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Pay close attention to the angle of each string in relation to the tailpiece. The tailpiece should be adjusted so the strings never touch the rear edge of the Tune-o-matic. Contact here can cause tuning problems, so all the strings need to clear the bridge frame (Fig. 5).
Fig. 5. Set the tailpiece height so no strings rest against the rear of the bridge frame. The only point of contact for each string should be the top of its respective saddle.
When the tailpiece is adjusted, I finish filing the string slots. This involves carefully sloping down the back of the slots to allow each string to follow its natural angle as it emerges from the tailpiece to the point where it contacts the saddle (Fig. 6).
Fig. 6. File the saddle slots to allow each string to follow its natural angle to the tailpiece.
The final step is to intonate the guitar by moving the new saddles forward or backward in the bridge to shorten or lengthen the vibrating portion of the string. The saddle-intonation adjustment screw is located at the rear of the bridge, and the idea is to move each saddle forward (by turning the screw counterclockwise) or backward (clockwise) using a small screwdriver. (Typically it’s a Phillips or flathead, depending on the make and model of the bridge.)
Here’s how to set the intonation:
1. Using a high-quality electronic tuner, bring each string to pitch. But instead of playing an open string and tuning it, strike the 12th-fret harmonic and tune it to pitch.
2. Starting with the 1st string, play the 12th-fret harmonic and then fret and pluck the same note. If the fretted note is sharp compared to the harmonic, move the saddle away from the neck. Conversely, if the fretted note is flat, move the saddle toward the neck. Make small adjustments and retune the harmonic each time you make an adjustment. Continue comparing the 12th-fret note to its reference harmonic until the former matches the latter.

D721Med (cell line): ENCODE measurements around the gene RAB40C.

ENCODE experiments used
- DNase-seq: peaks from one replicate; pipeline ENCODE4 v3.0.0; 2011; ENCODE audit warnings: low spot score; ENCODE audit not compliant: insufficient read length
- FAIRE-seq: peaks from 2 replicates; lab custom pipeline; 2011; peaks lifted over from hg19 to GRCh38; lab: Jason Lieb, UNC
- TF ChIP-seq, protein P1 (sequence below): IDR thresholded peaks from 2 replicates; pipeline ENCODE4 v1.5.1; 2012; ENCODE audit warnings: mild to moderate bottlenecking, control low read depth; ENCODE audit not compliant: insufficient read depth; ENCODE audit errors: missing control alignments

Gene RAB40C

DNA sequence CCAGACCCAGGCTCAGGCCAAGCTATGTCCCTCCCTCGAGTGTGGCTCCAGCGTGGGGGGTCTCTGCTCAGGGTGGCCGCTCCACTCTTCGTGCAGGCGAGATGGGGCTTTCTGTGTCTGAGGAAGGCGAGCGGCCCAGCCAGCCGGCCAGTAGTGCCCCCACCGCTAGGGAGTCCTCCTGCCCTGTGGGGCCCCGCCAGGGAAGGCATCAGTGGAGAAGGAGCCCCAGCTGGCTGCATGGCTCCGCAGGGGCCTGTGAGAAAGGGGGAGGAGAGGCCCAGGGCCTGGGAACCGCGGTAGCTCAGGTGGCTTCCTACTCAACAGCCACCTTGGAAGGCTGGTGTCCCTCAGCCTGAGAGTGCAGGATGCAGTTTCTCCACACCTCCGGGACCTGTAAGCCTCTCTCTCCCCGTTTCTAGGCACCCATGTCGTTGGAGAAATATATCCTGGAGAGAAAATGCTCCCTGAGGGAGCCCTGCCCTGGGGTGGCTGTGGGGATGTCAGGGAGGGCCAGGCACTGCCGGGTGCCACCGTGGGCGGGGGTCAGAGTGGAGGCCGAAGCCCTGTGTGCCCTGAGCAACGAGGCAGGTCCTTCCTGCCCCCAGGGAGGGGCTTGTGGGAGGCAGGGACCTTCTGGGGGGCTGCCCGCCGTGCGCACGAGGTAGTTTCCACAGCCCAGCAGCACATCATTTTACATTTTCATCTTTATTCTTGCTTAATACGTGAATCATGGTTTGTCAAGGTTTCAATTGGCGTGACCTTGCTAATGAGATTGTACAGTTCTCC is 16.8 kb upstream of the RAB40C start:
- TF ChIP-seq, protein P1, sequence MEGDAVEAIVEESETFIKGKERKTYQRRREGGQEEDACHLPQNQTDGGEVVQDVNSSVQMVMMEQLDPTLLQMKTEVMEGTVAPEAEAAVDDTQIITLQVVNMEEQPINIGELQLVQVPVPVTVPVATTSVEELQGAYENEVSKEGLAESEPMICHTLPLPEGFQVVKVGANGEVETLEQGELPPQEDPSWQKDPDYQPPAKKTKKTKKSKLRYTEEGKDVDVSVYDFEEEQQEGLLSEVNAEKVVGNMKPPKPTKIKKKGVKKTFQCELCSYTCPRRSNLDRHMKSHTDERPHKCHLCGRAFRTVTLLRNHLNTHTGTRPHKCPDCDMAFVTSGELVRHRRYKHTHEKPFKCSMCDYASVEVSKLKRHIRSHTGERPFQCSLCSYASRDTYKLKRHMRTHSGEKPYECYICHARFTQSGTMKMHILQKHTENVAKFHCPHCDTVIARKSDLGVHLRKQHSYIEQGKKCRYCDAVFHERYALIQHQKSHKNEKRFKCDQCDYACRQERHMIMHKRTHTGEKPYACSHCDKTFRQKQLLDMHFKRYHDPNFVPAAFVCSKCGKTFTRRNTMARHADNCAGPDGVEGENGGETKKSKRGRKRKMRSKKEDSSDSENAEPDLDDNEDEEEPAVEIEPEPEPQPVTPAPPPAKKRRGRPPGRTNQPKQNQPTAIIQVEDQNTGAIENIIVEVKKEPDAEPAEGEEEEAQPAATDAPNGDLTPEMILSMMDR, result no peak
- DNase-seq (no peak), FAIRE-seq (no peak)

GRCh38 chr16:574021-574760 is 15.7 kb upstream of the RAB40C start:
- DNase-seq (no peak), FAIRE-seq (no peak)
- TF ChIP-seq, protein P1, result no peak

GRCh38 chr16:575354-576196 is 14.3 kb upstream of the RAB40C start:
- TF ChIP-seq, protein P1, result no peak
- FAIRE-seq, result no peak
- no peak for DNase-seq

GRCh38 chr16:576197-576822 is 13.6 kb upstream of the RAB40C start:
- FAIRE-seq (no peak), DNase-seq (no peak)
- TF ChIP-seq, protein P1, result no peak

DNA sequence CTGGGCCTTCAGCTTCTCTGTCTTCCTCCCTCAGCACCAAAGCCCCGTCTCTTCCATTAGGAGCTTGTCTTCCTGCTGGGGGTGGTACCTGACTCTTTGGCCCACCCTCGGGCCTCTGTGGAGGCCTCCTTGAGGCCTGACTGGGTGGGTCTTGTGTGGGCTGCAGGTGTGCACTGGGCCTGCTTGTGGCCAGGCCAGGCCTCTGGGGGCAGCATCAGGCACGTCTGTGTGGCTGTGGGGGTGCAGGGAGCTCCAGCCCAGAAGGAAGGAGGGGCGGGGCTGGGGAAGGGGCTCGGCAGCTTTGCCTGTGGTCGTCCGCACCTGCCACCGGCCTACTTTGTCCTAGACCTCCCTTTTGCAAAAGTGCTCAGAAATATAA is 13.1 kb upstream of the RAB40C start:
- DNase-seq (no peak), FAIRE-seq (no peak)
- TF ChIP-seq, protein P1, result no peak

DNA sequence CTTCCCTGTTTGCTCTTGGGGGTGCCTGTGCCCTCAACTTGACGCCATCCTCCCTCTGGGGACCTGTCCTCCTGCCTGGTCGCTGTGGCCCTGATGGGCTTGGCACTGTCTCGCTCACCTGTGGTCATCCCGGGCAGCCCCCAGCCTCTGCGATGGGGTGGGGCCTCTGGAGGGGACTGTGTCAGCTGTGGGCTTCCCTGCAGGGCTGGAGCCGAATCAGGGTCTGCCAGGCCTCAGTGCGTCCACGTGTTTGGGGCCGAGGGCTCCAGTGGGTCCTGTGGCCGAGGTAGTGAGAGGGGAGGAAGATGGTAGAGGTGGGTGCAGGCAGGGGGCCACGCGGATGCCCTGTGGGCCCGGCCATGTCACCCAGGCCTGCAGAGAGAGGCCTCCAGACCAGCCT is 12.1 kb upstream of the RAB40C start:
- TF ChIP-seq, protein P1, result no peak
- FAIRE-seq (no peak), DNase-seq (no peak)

3. Repeat this process until all the 12th-fret notes on all six strings match their corresponding 12th-fret harmonics.
Once the strings are intonated and you’ve confirmed they’re spaced, seated, and angled correctly, you’re good to go with your new Tune-o-matic.
Smiling Bridge Syndrome
The last thing you want to see is your Tune-o-matic smiling ... as if to mock you! When this happens, it means the bridge has collapsed, causing the action of the middle strings to drop lower than the outside strings. Many Tune-o-matic-style bridges are made of zinc—a metal that’s softer than steel—and years of downward string pressure can destroy the bridge’s built-in radius that’s designed to match your fretboard.
You can check this with a 6" machinist’s metal ruler. Fig. 7 shows the original, collapsed Les Paul bridge, and the large gap between the ruler and the top of the bridge frame reveals the problem. Notice how the ruler lies flat against the top of the new replacement bridge (Fig. 8).
Fig. 7. See the gap in the middle of the bridge between the ruler and frame? Years of string pressure have caused this bridge to collapse, dropping the middle strings lower than the outside strings.
Fig. 8. This new bridge has no gap. Once it’s installed, the Les Paul will be playable again.